Reading Time: 3 minutesBy: Dan Hueber –
The early morning calm in the corn and bean markets yesterday turned out to be little more than a brief respite before the storms as these markets succumbed to the global psychological panic that plagued a number of different arenas. As I commented in yesterday’s letter, for the first time since 2007, the yield on 10-year treasury notes dipped below 2-year notes and then to cap it all off, the yield on 30-year government bonds dipped below 2% for the first time on record (dates back to the 1970’s) further heightening the fear that a global recession is just around the corner.
Of course, it did not help the corn market that there is once again significant uncertainty about who will be leading Argentina which caused the Peso to fall out of bed, rendering U.S. corn even less competitive. For the grains at least, these are the kind of near nonsensical days that occur at the culmination of a move, which is where I suspect we are at, but until we at least begin to see a little stabilization, it is difficult to say that will resounding confidence.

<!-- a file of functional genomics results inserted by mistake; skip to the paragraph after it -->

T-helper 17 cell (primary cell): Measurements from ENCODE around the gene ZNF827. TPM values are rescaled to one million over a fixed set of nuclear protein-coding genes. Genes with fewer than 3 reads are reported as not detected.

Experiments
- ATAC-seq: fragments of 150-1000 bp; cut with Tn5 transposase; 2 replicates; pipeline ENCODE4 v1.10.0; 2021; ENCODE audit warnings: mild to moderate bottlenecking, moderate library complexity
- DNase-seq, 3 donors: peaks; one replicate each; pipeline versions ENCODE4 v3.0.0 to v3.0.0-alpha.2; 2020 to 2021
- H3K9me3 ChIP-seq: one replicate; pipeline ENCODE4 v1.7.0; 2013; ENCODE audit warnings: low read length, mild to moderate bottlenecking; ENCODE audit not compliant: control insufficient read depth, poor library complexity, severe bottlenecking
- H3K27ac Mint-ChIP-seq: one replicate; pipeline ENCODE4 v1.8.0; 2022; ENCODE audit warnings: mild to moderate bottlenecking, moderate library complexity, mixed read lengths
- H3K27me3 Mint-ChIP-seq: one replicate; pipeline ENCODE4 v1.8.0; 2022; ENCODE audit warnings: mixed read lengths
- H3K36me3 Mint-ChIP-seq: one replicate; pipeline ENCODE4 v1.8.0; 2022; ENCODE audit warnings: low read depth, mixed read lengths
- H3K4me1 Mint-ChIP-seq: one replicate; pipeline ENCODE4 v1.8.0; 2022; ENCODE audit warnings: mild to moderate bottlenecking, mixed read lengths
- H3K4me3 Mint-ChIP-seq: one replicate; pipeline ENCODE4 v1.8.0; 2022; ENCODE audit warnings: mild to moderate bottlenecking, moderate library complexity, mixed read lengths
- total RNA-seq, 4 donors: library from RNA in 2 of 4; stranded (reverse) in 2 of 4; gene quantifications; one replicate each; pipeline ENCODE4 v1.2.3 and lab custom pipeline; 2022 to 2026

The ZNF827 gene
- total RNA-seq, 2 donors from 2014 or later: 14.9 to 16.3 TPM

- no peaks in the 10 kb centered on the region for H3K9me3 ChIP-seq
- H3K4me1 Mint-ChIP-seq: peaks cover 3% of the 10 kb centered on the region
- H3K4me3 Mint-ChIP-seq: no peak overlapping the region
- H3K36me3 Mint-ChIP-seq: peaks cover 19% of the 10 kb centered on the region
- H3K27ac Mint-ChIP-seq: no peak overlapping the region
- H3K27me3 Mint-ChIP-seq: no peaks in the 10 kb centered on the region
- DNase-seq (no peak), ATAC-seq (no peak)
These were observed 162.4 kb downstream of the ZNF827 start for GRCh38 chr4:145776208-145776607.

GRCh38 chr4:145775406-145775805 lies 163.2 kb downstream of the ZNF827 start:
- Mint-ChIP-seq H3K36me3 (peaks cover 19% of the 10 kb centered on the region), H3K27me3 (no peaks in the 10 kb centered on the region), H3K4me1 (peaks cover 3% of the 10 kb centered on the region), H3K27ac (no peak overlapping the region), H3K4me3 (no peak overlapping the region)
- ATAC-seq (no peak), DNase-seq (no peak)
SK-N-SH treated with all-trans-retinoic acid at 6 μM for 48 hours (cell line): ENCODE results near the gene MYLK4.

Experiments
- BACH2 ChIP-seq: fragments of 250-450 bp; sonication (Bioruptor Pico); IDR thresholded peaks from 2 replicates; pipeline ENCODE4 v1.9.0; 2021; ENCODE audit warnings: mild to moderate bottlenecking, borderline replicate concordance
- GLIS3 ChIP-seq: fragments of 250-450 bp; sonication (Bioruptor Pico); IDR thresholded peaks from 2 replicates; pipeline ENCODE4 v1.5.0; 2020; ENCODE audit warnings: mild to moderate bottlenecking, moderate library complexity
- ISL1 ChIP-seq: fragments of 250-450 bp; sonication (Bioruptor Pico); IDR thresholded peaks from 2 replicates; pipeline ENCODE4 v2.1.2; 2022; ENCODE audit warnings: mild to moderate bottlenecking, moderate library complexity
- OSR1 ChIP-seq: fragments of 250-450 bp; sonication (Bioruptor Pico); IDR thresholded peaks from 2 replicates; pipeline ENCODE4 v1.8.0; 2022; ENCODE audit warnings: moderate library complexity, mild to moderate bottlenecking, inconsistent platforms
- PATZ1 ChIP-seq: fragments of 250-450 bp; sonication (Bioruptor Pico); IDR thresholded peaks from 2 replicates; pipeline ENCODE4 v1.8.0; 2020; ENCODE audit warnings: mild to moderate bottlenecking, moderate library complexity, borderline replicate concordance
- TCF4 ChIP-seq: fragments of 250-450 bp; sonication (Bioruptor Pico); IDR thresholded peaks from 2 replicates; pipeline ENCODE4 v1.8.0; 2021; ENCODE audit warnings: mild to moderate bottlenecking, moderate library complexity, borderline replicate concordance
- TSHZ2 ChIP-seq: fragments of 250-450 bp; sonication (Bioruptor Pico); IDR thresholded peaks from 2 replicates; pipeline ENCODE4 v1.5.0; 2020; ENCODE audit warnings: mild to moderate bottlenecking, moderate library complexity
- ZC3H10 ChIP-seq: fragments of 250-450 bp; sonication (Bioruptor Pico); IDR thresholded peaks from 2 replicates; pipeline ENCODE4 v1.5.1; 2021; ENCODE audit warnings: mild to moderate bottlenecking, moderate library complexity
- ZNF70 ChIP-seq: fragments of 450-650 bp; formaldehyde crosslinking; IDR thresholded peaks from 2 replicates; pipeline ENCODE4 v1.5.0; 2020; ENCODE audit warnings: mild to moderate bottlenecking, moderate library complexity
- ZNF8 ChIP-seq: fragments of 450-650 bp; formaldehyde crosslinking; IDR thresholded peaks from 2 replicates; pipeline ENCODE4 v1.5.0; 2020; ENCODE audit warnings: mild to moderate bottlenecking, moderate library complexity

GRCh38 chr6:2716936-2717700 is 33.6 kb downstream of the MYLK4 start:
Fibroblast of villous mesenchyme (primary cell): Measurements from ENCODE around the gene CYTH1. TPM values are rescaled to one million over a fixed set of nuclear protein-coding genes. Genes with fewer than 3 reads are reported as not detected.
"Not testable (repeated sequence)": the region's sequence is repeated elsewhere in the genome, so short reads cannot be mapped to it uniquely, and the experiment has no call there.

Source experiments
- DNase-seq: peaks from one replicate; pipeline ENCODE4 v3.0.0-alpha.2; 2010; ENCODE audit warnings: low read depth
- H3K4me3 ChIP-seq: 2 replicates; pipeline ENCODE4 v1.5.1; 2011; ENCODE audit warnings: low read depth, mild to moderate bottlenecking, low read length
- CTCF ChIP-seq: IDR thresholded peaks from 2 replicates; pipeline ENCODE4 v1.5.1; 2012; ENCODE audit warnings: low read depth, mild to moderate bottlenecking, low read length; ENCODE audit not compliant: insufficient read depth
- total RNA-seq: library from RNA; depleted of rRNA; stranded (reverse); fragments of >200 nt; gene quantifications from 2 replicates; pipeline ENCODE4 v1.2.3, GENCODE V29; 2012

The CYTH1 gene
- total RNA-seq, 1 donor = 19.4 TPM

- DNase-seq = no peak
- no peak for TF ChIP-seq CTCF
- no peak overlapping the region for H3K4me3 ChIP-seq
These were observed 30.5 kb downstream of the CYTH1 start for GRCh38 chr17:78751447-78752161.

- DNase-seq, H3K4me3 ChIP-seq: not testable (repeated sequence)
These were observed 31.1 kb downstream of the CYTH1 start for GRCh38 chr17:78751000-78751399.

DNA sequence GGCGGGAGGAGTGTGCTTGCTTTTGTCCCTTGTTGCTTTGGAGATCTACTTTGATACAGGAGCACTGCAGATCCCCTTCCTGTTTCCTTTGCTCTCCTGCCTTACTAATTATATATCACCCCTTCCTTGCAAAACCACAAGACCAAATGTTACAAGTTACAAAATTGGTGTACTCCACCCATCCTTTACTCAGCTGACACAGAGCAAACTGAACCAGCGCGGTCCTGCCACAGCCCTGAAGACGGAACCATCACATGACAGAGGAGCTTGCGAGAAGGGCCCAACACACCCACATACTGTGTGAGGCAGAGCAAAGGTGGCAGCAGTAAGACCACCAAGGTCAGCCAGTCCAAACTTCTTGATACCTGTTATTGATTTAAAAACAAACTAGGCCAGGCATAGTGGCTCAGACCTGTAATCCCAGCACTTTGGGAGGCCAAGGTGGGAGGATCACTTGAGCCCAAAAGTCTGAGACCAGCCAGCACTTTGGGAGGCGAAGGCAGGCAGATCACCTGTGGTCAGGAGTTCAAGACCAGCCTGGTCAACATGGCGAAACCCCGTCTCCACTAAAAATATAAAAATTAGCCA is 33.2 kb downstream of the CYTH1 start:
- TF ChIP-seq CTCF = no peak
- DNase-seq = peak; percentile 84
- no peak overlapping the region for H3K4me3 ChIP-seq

It is Thursday morning, so it is time for our weekly dose of export sales medicine and it still does not taste very good. The best number were once again in wheat as for the week ending August 8th, we sold 462,200 MT or 16.99 million bushels. This was toward the upper end of expectations but was still 5% below last week and 2% below the 4-week average. Top purchasers were Japan with 106.7k MT, followed by South Korea at 106.2k and Sri Lanka with 75k. Corn sales were 32% above last week but that still only amounted to 56,100 MT or 2.21 million bushels. The lowest trade estimate was 200k. There were new sales of 107k MT to Japan, 86k to Mexico and 28.6k to New Zealand but also reductions of 151.3k MT from unknown and 60k from China. Then we have beans. For the week we posted a net reduction of 109,900 MT or – 4.04 million bushels. There were new sales of 127k MT to the Netherlands, 71.4k to Pakistan and 62.9k to Japan but reduction from China of 422.7k MT. Actually, it was not all bad news for beans as for the 2019/20 crop year we recorded sales of 817,400 MT. The largest purchaser was Mexico with 586k MT. It is worth noting that pork sales did pickup this past week with a total of 20,400 MT of which half were made to China.
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